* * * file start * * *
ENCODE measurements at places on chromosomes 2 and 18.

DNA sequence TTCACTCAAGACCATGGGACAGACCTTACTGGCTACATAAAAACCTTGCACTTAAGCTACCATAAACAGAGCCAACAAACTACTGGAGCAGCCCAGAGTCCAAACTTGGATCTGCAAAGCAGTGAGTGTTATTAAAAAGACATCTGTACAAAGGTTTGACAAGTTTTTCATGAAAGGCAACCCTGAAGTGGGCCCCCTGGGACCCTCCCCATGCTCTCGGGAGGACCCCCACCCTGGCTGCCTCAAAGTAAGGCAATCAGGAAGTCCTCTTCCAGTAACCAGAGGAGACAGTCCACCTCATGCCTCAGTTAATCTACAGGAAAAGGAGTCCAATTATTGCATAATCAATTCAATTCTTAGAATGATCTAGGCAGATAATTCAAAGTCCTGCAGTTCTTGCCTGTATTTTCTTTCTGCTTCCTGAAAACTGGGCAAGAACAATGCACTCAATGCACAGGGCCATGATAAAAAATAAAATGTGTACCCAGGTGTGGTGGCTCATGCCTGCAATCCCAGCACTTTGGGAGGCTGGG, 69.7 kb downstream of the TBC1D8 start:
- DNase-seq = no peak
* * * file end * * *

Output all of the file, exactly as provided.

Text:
ENCODE measurements at places on chromosomes 2 and 18.

DNA sequence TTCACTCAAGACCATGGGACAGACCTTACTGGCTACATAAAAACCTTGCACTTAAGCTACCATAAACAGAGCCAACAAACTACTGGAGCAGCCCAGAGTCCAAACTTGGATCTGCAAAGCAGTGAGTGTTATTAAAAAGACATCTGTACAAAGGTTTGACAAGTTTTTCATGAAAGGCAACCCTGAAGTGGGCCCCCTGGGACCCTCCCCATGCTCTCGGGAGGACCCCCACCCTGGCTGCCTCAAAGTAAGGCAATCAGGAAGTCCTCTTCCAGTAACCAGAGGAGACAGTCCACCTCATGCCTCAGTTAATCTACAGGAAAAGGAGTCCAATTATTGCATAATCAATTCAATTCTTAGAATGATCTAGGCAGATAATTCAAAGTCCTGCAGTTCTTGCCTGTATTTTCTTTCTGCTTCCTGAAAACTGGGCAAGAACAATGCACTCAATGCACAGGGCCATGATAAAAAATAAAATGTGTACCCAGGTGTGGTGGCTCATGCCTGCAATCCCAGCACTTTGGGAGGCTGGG, 69.7 kb downstream of the TBC1D8 start:
- DNase-seq = no peak